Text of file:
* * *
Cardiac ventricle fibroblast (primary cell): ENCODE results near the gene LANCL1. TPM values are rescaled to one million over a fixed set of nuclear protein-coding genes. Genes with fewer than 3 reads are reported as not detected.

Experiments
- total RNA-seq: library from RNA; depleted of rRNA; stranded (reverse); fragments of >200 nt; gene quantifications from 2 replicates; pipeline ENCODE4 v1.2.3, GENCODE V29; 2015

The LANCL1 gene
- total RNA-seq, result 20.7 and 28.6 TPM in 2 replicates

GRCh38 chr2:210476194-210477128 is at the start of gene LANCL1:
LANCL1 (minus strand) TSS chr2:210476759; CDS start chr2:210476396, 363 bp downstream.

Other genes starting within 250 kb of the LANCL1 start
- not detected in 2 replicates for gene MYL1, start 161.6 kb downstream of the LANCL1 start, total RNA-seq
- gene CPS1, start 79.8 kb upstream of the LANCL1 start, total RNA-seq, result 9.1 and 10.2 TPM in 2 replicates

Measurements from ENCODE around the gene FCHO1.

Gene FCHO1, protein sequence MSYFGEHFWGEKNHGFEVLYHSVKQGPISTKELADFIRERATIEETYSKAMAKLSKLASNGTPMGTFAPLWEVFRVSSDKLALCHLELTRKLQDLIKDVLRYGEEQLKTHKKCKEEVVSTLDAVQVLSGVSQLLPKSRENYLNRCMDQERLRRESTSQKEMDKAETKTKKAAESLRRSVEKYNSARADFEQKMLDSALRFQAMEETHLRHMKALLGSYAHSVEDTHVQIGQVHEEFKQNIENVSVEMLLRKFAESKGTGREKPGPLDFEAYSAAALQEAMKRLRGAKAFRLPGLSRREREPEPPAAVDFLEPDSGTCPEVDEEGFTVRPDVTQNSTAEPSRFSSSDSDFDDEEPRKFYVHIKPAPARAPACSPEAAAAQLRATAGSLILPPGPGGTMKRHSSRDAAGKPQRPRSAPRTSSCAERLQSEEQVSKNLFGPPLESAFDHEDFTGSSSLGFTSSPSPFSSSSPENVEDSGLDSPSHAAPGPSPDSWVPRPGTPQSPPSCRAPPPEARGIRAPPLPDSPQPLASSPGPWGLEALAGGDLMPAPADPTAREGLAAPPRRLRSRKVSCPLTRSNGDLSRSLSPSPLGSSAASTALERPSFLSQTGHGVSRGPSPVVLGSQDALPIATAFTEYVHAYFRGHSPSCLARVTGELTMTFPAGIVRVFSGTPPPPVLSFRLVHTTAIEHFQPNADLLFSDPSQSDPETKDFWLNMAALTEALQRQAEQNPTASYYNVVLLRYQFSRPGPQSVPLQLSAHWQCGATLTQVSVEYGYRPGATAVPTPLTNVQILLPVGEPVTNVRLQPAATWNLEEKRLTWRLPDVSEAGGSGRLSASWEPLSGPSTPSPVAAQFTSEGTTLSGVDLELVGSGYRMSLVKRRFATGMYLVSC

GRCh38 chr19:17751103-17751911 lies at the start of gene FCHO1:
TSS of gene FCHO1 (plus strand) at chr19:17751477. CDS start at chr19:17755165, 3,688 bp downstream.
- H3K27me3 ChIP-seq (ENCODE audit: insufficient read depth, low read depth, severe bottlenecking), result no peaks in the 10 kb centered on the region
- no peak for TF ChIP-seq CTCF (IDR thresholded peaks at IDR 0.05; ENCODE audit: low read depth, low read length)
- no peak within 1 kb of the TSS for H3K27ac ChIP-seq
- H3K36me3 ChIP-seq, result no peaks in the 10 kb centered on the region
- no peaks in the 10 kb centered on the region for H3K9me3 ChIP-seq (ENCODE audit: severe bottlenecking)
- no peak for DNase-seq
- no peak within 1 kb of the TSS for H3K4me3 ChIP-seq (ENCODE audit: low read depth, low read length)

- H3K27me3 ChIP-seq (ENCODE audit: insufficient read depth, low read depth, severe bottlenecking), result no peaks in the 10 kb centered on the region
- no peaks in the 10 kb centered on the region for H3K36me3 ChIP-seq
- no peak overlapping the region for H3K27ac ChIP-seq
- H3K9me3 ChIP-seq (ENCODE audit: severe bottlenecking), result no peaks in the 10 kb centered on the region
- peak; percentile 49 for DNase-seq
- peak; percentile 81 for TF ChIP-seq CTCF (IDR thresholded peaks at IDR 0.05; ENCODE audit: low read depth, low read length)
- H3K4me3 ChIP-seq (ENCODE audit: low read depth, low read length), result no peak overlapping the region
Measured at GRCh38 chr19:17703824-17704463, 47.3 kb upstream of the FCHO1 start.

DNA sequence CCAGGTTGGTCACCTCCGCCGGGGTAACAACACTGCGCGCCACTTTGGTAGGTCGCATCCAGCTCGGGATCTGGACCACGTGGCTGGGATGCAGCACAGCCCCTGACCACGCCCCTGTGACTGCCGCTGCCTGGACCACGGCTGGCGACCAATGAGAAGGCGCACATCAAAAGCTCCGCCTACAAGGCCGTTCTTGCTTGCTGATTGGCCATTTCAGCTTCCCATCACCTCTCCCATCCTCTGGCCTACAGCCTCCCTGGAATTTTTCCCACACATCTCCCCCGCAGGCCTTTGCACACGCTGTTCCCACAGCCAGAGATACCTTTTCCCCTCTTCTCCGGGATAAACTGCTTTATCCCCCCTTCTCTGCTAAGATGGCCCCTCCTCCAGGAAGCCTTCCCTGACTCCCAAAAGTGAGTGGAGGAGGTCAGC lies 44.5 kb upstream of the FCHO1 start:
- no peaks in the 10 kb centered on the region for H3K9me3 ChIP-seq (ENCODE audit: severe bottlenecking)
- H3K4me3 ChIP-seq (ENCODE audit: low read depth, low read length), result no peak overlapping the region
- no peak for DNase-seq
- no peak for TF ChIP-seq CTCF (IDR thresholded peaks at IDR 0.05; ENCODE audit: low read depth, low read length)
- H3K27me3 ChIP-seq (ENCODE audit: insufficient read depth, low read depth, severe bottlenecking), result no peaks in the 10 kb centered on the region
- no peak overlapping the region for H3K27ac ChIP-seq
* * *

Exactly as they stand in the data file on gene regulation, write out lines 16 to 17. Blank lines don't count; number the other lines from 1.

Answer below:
- no peak for TF ChIP-seq CTCF (IDR thresholded peaks at IDR 0.05; ENCODE audit: low read depth, low read length)
- no peak within 1 kb of the TSS for H3K27ac ChIP-seq